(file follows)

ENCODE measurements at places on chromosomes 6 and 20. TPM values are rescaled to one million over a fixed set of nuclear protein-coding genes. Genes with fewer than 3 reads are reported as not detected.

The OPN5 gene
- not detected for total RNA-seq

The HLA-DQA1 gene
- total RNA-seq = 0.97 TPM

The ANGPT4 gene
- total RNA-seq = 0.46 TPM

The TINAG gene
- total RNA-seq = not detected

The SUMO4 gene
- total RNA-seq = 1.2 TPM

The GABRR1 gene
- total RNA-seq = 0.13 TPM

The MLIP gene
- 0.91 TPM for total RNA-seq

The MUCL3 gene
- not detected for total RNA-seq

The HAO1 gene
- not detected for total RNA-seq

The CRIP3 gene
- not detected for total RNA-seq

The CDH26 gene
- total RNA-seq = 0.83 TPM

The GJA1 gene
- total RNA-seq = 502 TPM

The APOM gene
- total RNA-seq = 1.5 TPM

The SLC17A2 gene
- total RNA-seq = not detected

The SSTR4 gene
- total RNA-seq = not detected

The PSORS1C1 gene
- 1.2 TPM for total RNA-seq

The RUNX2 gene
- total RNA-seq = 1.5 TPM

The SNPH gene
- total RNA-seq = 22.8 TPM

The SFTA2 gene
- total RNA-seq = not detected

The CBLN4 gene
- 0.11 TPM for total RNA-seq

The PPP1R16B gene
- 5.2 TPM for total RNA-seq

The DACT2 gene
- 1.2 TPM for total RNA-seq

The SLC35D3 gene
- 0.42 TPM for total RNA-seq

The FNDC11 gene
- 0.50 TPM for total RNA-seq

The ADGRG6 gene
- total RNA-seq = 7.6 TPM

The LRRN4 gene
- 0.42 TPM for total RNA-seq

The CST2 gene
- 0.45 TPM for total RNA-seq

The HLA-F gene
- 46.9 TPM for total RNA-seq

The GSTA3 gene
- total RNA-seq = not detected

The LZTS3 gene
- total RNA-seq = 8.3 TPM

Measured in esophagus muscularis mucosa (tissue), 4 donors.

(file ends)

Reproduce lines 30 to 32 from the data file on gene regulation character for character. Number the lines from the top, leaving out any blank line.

The SSTR4 gene
- total RNA-seq = not detected

The PSORS1C1 gene